The 1975’s Matthew Healy Unpacks His ‘Reductive’ Comments About Hip-Hop And Misogyny

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Even with the benefit of the wealth of information available on the internet, it seems foot-in-mouth syndrome will forever be unavoidable for most people. Unfortunately for entertainers, their misspoken comments are often public and widely read in spheres outside their experience or comfort zones, so they tend to receive a correspondingly heavier backlash. That’s exactly what happened to The 1975‘s frontman Matthew Healy when a quote from a recent interview with The Fader went viral on Twitter.

In the quote, Healy addresses a lyric shouting out the late rapper Lil Peep in a quote that quickly digresses into thoughts about misogyny in hip-hop. The full quote, reprinted below, made the rounds on Twitter with a number of commenters expressing anger that the quote seems to flatten hip-hop and misapprehend both its scope in calling out/condoning misogyny and rock’s current stance on the issue.

“One of the problems is the youth of hip-hop. At the moment, with SoundCloud rap, it’s become a bit of a drug-taking competition, and that happened in rock and roll. Those things get weeded out the longer those things exist. The reason misogyny doesn’t happen in rock and roll anymore is because it’s a vocabulary that existed for so long is that it got weeded out. It still exists in hip-hop because [the genre] is so young, but it’ll stop. That’s why you have this moment with young Black men — Kanye-aged men, as well — talking about their relationship with themselves, which is a big step forward for hip-hop. Drake, for example. But then they’ll be like,'”But I still got b*tches.’ The scene’s relationship with women hasn’t caught up to its relationship with itself, but that’s something that will happen.”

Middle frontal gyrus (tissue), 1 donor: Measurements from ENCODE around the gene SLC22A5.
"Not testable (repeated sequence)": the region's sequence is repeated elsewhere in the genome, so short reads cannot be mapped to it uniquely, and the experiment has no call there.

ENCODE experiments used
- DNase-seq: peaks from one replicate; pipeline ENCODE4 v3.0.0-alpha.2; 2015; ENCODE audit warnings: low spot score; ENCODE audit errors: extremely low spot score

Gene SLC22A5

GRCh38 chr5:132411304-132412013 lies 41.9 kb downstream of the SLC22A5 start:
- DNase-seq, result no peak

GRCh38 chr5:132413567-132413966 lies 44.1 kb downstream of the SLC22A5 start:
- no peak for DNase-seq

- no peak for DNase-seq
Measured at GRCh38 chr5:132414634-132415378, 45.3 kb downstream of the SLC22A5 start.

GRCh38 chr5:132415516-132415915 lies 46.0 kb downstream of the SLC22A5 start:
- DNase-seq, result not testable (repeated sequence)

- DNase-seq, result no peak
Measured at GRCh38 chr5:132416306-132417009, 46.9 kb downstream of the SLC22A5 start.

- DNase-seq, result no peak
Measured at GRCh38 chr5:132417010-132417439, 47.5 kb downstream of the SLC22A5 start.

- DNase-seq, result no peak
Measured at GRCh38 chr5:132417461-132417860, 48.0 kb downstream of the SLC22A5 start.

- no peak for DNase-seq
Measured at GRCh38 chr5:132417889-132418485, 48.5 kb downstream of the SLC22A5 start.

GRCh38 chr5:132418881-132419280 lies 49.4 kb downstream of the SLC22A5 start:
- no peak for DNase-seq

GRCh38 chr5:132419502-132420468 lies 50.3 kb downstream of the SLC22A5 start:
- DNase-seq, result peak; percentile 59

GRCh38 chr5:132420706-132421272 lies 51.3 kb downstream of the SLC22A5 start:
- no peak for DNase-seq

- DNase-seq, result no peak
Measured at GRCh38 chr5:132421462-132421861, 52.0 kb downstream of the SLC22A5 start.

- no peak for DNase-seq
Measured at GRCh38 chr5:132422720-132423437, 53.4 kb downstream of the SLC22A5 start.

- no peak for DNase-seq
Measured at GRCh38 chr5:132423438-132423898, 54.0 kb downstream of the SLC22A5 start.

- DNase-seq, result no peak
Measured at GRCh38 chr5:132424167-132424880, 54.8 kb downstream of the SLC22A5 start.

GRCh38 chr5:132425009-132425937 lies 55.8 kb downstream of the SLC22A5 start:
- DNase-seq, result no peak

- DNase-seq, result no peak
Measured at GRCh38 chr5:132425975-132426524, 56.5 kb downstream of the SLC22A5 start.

After word of the outcry reached Healy, he did something that is actually unusual for stars within either genre: He listened and issued a thoughtful, articulate apology that acknowledged the offense, praised the feedback, and promised to do better. “This bit of me talking in an interview reads as patronizing, uninformed and reductive,” he later admitted on Twitter with a screenshot of the quote. “And to be fair it is. And I’d like to apologize.” That’s something a lot of stars could take a cue from. The full text of his apology can be read below, along with the original tweets.

What I said isn’t correct. And it’s not all a misquote. Just for clarity I said that misogyny wasn’t ALLOWED in rock and roll nowadays in a way it is in hip hop — not that it doesn’t exist, that’s maybe a misquote as I’m aware of the misogyny in rocknroll. would never deny the RAMPANT misogyny that exists in Rock n Roll. It’s everywhere and has been a weirdly accepted part of it since it’s inception. BUT now looking at what I said — I was simplifying a complex issue without the right amount of education on the subject. [I] think cos I’m so actively trying to support women (not a brag but with the record label etc) I kinda forget that im not very educated on feminism and misogyny and I cant just ‘figure stuff out’ in public and end up trivializing the complexities of such enormous, experienced issues. o basically, I’m sorry for saying that as I was wrong. And thanks for pointing it out cos if I’m gonna do this I have to keep learning. Just to clarify I’m not apologizing for saying ‘rock music is void of misogyny’. I didn’t say that. Anybody who says that is not only thick as fuck they most probably don’t have physical eyes. It’s the stupidest thing I’ve ever heard. I’m apologizing for the fact my words could INSINUATE that misogyny in culture and music is an exclusively hip hop (black) issue. I do not believe that. What I believe is that I’m not educated enough to speak on THAT properly and a big part of that is this white dick that I have.

A lot more stars could avoid some of the bigger controversies of celebrity in 2018 if they are willing to listen and learn, apologize when they get it wrong, and keep working.